“The Greeks had a word for the feeling one has when one is happy: makarios. It is a feeling of contentment, when one knows one’s place in the world and is satisfied with that place. If your life has been fortunate, you should feel makarios. We use idioms in English to try to approximate this experience. We’ll say, “My life has really come together,”” … “In Matthew’s Sermon on the Mount, Jesus said that if you are a peacemaker, then you are makarios. Since English doesn’t have a word for this feeling, translators have struggled to find one. What do you call it when you feel happy, content, balanced, harmonious and fortunate? Well, translators have concluded, you are blessed. Thus our English translations say, “Blessed are the peacemakers” (Mt 5: 9). Unfortunately, this introduces another problem. The English language prefers clear subjects for its verbs. So the missing puzzle piece in the Beatitudes is, How is one blessed? What goes without saying in our culture is that God blesses people. Consequently, we often interpret this verse to mean, “If you are a peacemaker, then God will bless you.” But this isn’t what Jesus meant. Jesus meant, “If you are a peacemaker, then you are in your happy place.” It just doesn’t work well in English. Alas, here is the bigger problem: maybe the reason we North Americans struggle to find makarios in our personal lives is because we don’t have a word in our native language to denote it.” [Misreading Scripture with Western Eyes: Removing Cultural Blinders to Better Understand the Bible by E. Randolph Richards, Brandon J. O’Brien]

This reminds me of Abram Maslow’s peak-experience of the self-actualized person.

  1. A comfortable acceptance of life [Deuteronomy 29:29]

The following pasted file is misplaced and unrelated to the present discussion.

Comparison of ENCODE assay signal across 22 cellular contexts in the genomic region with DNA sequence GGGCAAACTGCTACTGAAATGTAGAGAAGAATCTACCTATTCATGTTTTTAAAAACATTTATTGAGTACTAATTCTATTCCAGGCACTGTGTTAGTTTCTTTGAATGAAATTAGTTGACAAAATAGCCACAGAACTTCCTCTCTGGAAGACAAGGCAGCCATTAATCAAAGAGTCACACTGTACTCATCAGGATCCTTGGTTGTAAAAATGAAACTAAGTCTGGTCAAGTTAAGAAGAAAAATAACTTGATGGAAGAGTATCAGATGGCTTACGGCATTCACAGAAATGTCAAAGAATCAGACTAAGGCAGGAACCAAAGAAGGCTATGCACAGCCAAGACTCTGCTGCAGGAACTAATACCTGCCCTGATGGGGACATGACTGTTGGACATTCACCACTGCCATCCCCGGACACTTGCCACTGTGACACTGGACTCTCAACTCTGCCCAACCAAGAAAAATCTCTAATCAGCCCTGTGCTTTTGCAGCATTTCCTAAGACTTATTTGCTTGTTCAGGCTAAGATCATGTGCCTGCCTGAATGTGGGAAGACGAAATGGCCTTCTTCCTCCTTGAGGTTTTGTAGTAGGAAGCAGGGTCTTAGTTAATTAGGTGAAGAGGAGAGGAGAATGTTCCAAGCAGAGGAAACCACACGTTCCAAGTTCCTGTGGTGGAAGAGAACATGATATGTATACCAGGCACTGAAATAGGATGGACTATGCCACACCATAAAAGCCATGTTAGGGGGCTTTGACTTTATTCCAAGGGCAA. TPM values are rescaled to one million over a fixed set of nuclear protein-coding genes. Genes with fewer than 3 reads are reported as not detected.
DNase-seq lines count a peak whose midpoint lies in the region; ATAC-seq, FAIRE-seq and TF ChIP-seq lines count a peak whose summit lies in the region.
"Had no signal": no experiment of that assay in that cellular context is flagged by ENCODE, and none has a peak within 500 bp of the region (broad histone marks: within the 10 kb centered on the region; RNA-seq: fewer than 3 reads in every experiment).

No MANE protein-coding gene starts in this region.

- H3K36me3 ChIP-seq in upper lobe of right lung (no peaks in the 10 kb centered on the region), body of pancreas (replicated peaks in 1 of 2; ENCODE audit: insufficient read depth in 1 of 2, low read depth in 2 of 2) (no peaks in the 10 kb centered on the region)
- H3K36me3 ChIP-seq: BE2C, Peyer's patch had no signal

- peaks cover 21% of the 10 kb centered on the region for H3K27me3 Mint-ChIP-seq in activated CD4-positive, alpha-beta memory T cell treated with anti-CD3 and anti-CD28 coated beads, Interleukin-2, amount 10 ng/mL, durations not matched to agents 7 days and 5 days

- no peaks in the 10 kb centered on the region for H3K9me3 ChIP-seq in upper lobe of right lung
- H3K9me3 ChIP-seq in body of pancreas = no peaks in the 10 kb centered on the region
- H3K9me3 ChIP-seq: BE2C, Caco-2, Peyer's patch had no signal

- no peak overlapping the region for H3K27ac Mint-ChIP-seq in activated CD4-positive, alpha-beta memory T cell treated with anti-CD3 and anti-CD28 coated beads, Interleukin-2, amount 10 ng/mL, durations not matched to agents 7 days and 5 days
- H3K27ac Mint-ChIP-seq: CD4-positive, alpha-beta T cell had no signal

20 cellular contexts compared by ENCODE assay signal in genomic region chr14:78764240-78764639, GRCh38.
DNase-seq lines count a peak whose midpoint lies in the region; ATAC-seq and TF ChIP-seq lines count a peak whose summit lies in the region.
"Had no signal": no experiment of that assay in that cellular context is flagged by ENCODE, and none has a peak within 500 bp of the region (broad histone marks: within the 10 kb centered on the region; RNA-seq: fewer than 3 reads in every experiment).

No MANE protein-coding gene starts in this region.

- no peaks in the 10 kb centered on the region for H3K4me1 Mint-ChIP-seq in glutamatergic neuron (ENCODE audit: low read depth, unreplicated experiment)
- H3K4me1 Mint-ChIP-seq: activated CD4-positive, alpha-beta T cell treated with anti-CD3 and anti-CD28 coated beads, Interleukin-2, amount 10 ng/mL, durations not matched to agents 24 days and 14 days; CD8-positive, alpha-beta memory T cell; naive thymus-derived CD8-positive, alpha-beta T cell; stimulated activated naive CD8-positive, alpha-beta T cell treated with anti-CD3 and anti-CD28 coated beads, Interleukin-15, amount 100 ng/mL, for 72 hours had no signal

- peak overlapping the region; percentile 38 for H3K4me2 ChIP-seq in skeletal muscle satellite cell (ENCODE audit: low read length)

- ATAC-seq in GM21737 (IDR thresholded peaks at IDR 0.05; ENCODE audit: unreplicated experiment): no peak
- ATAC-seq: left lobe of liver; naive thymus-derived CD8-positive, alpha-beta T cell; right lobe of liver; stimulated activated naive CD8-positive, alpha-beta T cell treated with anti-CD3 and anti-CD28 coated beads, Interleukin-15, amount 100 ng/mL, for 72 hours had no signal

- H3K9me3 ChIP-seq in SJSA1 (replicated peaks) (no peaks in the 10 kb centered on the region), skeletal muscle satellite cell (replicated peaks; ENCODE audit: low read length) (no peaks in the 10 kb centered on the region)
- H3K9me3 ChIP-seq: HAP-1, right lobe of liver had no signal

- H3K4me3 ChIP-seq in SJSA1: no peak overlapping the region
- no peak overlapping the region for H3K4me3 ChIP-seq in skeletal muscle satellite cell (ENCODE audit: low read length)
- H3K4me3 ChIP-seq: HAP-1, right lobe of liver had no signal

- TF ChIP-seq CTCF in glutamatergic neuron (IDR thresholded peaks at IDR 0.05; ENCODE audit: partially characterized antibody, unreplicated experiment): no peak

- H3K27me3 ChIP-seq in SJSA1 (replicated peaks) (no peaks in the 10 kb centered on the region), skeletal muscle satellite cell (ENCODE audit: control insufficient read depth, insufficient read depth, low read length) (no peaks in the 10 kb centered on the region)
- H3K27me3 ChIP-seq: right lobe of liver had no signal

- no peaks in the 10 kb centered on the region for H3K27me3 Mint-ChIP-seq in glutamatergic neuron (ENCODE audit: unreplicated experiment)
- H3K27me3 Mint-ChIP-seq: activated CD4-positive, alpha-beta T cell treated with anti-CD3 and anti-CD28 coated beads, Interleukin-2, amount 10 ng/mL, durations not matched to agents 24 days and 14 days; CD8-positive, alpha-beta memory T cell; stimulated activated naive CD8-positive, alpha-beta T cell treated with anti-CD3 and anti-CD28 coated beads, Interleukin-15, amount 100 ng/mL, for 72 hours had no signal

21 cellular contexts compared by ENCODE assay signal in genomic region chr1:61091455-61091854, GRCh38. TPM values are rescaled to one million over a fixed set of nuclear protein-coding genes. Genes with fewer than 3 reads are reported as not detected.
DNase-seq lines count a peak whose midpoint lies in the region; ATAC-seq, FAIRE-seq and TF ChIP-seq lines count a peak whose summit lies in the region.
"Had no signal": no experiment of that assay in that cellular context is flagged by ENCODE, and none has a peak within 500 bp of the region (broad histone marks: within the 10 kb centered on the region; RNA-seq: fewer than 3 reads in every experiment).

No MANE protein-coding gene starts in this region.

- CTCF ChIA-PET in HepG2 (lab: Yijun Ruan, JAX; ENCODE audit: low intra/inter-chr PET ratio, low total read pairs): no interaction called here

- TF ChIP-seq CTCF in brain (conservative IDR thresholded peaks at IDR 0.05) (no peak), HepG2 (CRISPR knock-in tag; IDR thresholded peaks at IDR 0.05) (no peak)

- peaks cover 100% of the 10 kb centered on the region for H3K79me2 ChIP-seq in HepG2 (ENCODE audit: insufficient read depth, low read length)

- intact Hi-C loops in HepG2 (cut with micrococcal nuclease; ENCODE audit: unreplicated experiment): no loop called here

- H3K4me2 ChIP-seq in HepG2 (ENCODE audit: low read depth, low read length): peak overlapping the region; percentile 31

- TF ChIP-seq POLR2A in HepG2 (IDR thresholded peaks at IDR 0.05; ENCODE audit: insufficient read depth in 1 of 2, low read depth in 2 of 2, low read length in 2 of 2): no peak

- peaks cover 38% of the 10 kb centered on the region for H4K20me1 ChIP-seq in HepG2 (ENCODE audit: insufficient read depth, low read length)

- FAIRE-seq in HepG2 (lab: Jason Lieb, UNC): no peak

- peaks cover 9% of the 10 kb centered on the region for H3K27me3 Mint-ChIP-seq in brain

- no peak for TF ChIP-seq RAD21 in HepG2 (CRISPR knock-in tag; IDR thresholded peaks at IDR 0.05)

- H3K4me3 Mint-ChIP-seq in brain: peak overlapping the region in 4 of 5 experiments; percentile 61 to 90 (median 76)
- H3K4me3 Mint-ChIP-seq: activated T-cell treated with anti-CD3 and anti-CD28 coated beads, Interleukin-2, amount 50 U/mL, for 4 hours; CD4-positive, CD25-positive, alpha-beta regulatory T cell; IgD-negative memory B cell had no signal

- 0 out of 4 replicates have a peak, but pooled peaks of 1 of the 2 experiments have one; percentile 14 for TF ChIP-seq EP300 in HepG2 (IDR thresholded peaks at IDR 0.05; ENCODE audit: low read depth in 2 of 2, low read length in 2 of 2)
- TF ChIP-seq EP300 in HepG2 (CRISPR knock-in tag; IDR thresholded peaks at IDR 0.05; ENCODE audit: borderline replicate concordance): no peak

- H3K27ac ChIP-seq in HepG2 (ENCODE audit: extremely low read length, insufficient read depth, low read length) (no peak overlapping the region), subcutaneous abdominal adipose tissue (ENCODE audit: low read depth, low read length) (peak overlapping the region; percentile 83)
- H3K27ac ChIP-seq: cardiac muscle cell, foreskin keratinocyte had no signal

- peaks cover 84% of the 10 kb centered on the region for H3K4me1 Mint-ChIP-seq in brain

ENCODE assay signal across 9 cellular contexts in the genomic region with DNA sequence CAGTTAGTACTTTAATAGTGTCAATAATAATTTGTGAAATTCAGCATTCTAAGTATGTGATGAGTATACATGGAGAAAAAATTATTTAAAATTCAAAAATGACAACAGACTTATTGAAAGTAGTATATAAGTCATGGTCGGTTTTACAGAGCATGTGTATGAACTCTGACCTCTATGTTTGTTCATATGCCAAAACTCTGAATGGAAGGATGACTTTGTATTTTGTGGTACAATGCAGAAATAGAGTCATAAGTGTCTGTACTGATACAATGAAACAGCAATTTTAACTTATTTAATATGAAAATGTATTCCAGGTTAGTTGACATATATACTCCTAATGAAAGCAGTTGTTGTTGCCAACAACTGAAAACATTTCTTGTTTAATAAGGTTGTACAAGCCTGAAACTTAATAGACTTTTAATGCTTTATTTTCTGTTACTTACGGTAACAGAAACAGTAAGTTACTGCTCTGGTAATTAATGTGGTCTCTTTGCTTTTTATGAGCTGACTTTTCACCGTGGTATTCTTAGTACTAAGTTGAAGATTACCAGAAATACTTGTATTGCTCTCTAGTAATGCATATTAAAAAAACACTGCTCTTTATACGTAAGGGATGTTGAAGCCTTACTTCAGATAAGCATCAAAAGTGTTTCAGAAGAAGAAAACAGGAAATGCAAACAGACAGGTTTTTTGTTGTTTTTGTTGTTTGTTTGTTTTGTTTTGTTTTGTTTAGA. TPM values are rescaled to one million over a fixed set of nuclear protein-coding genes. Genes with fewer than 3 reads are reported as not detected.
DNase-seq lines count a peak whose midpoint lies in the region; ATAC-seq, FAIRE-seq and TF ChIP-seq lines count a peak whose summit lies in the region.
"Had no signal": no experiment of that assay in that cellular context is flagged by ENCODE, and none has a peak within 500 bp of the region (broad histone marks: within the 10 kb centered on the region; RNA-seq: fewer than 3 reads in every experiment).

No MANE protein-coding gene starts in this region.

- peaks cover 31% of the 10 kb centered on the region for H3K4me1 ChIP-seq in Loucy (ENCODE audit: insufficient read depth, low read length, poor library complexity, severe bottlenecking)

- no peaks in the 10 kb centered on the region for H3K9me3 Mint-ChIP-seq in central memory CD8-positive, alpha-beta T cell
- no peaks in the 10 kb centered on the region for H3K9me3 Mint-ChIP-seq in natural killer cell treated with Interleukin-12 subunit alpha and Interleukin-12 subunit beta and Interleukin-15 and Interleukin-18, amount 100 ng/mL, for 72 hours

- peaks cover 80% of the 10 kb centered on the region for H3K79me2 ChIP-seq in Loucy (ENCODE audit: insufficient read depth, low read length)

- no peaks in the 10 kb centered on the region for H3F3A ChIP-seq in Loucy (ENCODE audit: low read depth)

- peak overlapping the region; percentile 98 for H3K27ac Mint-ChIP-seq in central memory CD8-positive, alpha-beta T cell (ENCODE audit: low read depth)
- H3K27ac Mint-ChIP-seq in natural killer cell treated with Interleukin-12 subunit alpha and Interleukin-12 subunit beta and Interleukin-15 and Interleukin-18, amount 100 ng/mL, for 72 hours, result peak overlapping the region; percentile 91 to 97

2. Acceptance of others (unprejudiced) [Zechariah 8:17; Galatians 6:2]
  3. A love for nature. [Genesis 2:15; 1 Corinthians 12:22]
  4. Single-minded, non hypocritical, natural and spontaneous [Romans 12:9; 2 Timothy 1:5; 1 Corinthians 5:8; 2 Corinthians 2:17]
  5. People are not problems; people have problems [Ephesians 4:28; 2 Corinthians 12:21]
  6. Increased desire for privacy to meditate, dream, “pray,” create [Psalm 1:1; 91:1]
  7. Environment independent: can work, live, enjoy life anywhere in any cultural setting. Socially independent. [Philippians 4:11]
  8. Fresh emotional responses to life, deep feelings, especially of joy. [John 4:14; 10:10]
  9. A deep sense of belonging, family, part of something “big” or “important” [Romans 8:15; Galatians 4:6]
  10. A keen awareness of others: “empathetic understanding” to use Carl Roger’s phrase [John 11:35; Romans 12:15]
  11. Meaningful friendships [John 15:15; 1 Corinthians 1:9]
  12. Appreciative of the contributions, successes, and achievements of others as adding to their well-being. [1 Corinthians 12:24]
  13. Strong ethical and moral principles [Exodus 20:1-17]
  14. Non-defensive, not easily offended, but accepting of the opinions and feelings of others Non-hostile sense of humor. [Galatians 4:12]
  15. Creative, active ministry [1 Corinthians 12: 7, 11]
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